Bensman: Let me just explain the way it works. A great example is Iran. We have plenty of Iranians who cross the southern border. But Iran as a state does not conduct terror attacks inside the United States, on the homeland. There are things that they do mostly having to do with espionage. So the intelligence community regards Iranians crossing the border as potential spies for the regime. And so there’s a higher risk for that. If they’re coming from a place like Yemen, which has a lot of Islamic terrorist organizations in it – some are fighting each other, some are fighting the government, whatever…– the issue then becomes, are they Islamic terrorists? The same with Syria and Iraq, Egypt and all countries that have Islamic terrorist organizations in them. That’s how the intelligence community looks at them. Now the bigger issue is what happens when they reach the border? Because most immigrants, illegal immigrants who are crossing the border without permission, as you know, show up without any form of identification. Think Somalia, which didn’t issue identification for like 30 years. They didn’t have birth certificates or driver licenses or anything. No government. So when a Somali shows up at the southern border and says ‘my name is Mickey Mouse, I was a victim of terrorists. I’m not a terrorist, I was a victim..’ That is now on us, as a nation, to vet for who they really are.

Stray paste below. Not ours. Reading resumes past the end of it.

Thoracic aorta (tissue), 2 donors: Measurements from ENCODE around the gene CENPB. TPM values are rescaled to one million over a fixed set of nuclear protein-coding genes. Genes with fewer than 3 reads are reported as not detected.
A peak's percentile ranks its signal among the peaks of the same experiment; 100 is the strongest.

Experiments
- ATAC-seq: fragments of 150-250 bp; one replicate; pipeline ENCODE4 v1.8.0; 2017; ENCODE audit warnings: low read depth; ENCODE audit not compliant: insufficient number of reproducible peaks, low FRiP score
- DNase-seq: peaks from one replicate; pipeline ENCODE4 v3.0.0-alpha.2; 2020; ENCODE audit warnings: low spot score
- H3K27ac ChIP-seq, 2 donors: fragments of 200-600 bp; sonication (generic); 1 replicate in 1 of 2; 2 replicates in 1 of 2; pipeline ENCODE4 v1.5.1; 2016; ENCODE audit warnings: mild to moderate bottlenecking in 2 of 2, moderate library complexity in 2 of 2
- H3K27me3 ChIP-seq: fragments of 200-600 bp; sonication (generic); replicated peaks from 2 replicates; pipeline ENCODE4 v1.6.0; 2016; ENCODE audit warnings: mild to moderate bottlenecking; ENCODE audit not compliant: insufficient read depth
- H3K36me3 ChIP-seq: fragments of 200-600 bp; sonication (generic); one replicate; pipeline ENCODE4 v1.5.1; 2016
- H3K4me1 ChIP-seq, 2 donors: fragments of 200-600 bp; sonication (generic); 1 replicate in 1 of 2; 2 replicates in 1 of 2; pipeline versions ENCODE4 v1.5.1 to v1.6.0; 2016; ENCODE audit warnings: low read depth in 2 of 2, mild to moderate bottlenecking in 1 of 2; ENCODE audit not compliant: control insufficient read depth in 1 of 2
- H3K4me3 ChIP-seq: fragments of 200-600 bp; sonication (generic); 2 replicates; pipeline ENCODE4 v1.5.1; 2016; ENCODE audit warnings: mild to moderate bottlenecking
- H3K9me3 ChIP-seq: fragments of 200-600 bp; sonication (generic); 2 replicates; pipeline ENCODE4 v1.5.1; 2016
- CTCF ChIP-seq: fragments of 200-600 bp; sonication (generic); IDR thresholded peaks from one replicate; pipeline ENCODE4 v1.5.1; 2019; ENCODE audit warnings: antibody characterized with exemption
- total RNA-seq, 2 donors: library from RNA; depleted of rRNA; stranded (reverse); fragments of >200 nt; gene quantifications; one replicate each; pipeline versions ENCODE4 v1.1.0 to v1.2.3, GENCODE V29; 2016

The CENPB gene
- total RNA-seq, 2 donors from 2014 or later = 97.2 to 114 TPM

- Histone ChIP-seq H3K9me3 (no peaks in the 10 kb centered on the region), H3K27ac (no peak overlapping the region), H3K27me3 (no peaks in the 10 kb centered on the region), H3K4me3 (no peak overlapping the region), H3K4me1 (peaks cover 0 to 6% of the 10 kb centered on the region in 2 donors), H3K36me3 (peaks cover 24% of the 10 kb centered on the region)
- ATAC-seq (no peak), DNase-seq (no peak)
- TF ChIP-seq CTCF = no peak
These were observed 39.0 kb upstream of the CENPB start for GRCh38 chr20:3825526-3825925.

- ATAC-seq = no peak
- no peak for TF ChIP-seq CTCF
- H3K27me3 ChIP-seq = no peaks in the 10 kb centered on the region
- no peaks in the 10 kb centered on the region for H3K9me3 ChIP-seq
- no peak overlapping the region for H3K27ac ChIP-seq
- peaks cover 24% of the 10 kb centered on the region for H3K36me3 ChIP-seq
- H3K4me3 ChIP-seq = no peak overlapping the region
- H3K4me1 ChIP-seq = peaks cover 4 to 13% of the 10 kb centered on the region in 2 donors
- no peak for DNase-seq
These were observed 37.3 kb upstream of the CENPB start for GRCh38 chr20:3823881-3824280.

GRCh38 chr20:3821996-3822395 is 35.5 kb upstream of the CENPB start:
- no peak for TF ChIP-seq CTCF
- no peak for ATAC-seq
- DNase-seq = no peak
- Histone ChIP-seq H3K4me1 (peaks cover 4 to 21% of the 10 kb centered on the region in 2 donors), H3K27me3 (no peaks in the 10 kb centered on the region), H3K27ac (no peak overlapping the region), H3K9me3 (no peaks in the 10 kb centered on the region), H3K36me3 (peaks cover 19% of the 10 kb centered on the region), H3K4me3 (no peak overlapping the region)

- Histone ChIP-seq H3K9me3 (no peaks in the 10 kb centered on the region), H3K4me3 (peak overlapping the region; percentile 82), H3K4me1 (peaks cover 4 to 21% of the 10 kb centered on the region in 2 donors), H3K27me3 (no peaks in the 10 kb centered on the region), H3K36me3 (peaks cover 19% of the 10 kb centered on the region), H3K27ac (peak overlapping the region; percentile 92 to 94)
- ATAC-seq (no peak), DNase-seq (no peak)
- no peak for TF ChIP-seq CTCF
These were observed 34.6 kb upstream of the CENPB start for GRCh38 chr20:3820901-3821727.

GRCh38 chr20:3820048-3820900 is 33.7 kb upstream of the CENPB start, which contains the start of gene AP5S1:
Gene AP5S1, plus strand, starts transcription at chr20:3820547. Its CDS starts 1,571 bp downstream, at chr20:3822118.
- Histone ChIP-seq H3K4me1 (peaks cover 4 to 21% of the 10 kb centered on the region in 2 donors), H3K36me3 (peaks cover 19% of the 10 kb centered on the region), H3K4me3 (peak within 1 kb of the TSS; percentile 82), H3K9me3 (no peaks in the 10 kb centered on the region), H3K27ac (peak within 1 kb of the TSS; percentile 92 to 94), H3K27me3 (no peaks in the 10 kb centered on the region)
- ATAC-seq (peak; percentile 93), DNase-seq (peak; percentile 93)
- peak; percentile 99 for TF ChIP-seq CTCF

Bensman: So the foundation of the whole enterprise, the homeland security enterprise, on that matter is often just to figure out who they are. You’re going from ground zero. Someone coming from a place that has lots of war lords, or war criminals… you know, from Africa or wherever, they’re showing up and saying ‘my name is Daffy Duck, believe me, believe me!